This series of posts is intended as a basic introduction to the science of evolution for non-specialists. You can see the introduction to this series here. In this post we examine how natural selection is acting on an aspect of human biology in the present day.
In yesterday’s post, we described some of the early steps on the path to the present-day human amylase gene cluster, and the role that natural selection played in the process. Having set the stage, we’re now ready to continue the story—and, as we’ll see, it was a long and winding path from this starting point to arrive at what we see in the present day.
As you will recall, the early evolutionary steps in this process (a) duplicated the original human pancreatic amylase gene, and (b) later changed the activity of one of the copies, such that it was no longer made in the pancreas, but rather in saliva. We further noted that this new variant (which we can abbreviate as “1 pancreas / 1 salivary”) came under selection and replaced the “2 pancreas / 0 salivary” variant that it arose from. Having arrived at this point our ancestors would have had amylase enzyme secreted into the small intestine by the pancreas, but also a new function, amylase secretion from the parotid gland into saliva. This salivary amylase would have provided an advantage in an environment with access to starchy foods, since amylase can break down more starch into glucose with enzymes made in both locations than it can with merely two copies made in the pancreas.
This was not the end of the story, however: the stage was now set for further mutational steps that would also be selected for.
What happens next is more straightforward duplication events, similar to the duplication events we have seen before. This time, however, the duplication copies the newer salivary amylase gene. This duplication results in yet another new variant (1 pancreas / 2 salivary) that is selected for as well, since it is an improvement over the (1 pancreas / 1 salivary) variant it arose from. Later on, there is another duplication that spans both salivary copies to give a combination of 1 pancreas / 4 salivary copies. At this point there are five distinct gene copies, all side by side in the genome, and this variant also replaces the previous version due to selection.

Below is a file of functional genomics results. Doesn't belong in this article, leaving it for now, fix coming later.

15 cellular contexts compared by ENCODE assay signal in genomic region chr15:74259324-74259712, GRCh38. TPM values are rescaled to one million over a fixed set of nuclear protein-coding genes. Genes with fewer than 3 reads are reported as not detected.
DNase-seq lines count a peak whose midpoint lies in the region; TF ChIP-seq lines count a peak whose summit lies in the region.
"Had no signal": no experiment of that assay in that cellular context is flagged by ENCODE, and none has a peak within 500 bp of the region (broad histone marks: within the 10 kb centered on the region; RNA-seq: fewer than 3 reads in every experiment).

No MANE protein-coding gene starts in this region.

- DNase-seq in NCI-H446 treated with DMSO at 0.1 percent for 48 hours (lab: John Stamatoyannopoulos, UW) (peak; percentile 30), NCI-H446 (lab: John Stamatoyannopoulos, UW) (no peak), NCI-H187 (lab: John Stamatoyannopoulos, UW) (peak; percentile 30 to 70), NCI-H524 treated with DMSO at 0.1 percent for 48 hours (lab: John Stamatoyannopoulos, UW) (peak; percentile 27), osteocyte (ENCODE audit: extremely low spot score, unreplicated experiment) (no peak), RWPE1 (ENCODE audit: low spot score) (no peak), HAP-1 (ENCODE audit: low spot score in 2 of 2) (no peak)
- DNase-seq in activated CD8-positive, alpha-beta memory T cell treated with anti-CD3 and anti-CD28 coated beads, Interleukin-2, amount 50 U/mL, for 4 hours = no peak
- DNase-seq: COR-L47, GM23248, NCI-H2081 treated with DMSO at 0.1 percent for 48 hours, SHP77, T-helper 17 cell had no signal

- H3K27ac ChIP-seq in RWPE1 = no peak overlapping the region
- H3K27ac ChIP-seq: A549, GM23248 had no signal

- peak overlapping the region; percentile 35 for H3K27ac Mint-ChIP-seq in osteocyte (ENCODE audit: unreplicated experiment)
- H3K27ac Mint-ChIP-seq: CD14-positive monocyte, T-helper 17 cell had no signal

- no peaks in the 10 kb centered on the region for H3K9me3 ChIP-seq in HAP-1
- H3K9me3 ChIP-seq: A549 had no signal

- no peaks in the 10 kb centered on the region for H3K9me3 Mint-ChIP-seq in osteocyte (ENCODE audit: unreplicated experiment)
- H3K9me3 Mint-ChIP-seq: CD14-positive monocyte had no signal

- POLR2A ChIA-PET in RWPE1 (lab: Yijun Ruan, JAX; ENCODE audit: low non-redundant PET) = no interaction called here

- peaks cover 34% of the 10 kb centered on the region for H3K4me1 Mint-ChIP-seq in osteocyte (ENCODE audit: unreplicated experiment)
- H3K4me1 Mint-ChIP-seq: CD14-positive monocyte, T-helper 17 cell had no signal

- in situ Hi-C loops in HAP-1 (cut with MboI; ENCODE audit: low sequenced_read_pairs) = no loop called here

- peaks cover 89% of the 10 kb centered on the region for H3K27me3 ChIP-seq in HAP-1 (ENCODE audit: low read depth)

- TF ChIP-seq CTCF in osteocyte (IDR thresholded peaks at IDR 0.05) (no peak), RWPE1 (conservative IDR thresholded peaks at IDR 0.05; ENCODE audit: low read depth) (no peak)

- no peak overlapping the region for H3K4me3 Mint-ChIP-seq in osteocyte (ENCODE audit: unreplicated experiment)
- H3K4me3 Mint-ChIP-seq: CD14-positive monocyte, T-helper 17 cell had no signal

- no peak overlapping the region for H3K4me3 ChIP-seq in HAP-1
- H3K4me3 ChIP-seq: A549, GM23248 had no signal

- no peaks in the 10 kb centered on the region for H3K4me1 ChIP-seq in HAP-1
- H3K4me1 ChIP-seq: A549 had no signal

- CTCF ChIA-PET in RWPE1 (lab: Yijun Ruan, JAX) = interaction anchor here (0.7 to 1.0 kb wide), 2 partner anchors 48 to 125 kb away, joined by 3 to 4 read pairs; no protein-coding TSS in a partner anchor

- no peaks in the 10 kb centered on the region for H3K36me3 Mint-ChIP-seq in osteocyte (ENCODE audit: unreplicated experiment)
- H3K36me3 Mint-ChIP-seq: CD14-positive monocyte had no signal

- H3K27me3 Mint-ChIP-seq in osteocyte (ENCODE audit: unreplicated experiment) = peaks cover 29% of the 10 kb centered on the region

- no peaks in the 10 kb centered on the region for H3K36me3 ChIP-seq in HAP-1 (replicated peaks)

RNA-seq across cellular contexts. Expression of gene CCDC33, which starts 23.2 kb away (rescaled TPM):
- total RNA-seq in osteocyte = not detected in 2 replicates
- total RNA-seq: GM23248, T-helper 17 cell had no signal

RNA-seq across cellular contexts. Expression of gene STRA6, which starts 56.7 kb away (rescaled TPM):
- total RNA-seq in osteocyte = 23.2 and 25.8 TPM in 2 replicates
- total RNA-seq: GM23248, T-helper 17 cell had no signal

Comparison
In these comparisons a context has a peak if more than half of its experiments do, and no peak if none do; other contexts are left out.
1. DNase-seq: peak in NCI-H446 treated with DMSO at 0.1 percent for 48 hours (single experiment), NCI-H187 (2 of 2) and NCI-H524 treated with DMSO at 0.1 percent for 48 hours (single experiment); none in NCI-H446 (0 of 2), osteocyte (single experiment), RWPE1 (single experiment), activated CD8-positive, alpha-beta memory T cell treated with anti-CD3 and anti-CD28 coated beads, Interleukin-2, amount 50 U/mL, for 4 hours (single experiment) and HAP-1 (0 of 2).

The next stage, however, has a twist. Recall that it was the insertion of a retroviral DNA sequence that originally converted the second amylase gene copy from a pancreas enzyme to a salivary enzyme. This retrovirus sequence was copied along with the rest of this gene when it was duplicated, and at this point is still present in each of the four salivary gene copies. Later, the retrovirus excises itself from one of the four salivary copies (leaving only a small “footprint” behind), reverting it back to production in the pancreas. This results in a new (2 pancreas / 3 salivary) variant. This new variant also comes under selection and replaces the (1 pancreas +4 salivary) variant that it arose from, since the doubling of the pancreas enzyme offers an advantage at this point, even if it comes at the expense of one of the salivary genes. The salivary copy that was converted back to a pancreatic gene retains a “scar” of once having been a salivary gene—with a genetic “there-and-back again” tale to tell.
If this all seems a little convoluted, I don’t blame you—it is convoluted. But that is the point—this is the convoluted history that is written into this region of our genomes. It ably demonstrates that we have been shaped by mutation and natural selection. These are the very same types of mutation and selection events that scientists have observed in real time in experimental organisms, and they demonstrate that random mutation (again, random in the biological sense, as we discussed yesterday) is quite capable of producing new genes with new properties, and that natural selection is able to shift a population over to new, advantageous variants that arise.
And on it goes, even to this day